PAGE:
In an effort to help manufacturing and to militate against energy price rises the Chancellor added measures into the latest budget. A freeze of the carbon floor price, help for energy intensive industries and a much needed acknowledgement of the benefits of CHP.
George Osborne Chancellor of the Exchequer, “A resilient economy is a more balanced economy with more exports, more building, more investment – and more manufacturing too. We’ve got to support our manufacturers if we want to see more growth in our regions. To those who say manufacturing is finished in the West, I say: look at America, which will see up to five million new manufacturing jobs by the end of this decade. I’ll tell you why. US industrial energy prices are half those in Britain. We need to cut our energy costs.
We’re going to do this by investing in new sources of energy: new nuclear power, renewables, and a shale gas revolution. We’re going to do this by promoting energy efficiency.
Today, by tilting the playing field – extending the 2% increase in company car tax in 2017-18 and 2018-19 while increasing the discount for ultra low emission vehicles – and reducing the rate of fuel duty on methanol. But above all we are going to have a £7 billion package to cut energy bills for British manufacturers – with benefits for families and other businesses too.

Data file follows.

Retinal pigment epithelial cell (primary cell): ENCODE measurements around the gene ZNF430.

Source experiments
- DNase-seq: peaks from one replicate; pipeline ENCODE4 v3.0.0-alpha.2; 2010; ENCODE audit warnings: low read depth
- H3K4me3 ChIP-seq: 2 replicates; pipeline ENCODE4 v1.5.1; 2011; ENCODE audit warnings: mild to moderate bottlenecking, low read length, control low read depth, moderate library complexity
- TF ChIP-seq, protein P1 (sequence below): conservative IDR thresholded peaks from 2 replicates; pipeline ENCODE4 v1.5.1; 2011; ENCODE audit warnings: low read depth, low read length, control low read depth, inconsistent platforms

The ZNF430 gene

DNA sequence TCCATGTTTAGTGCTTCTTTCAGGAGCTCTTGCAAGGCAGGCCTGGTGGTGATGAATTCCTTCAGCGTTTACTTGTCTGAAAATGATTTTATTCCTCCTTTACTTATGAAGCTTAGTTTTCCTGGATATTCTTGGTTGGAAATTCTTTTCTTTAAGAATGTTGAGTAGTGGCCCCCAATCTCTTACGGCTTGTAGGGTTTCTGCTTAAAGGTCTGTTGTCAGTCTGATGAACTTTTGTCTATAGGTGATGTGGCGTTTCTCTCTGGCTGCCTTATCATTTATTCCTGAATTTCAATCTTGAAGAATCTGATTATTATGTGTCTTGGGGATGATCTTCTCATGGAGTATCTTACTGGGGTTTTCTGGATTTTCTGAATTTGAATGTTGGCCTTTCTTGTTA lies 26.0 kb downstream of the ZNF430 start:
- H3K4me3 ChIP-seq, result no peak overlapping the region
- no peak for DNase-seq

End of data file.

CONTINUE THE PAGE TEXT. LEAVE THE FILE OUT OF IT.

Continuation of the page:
First, I am capping the Carbon Price Support rate at £18 per ton of CO2 from 2016-17 for the rest of the decade.
This will save a mid-sized manufacturer almost £50,000 on their annual energy bill. And it will save families £15 a year on their bills too – over and above the £50 we’ve already taken off.
Second, I’m extending the existing compensation scheme for energy intensive industries for a further four years to 2019-20.
Our steel makers, chemical plants, paper mills and other heavy energy users make up 35% of our manufacturing exports and employ half a million people. This scheme helps the companies most at risk of leaving to remain in the UK.
Third, I’m introducing new compensation worth almost a billion pounds to protect these energy intensive manufacturers from the rising costs of the Renewable Obligation and the Feed-In Tariffs. Otherwise green levies and taxes will make up over a third of their energy bills by the end of the decade.
Fourth, I am exempting from the carbon price floor the electricity from Combined Heat and Power plants which hundreds of manufacturers use.
And this entire package delivered without any reduction in the investment in renewable energy. Today I have cut the cost of manufacturing in Britain. Half of the firms that will benefit most are in the north of England. A third are in Scotland and Wales. Thousands of good jobs protected.
A more resilient economy. A government on the side of manufacturers. A Britain that makes things again.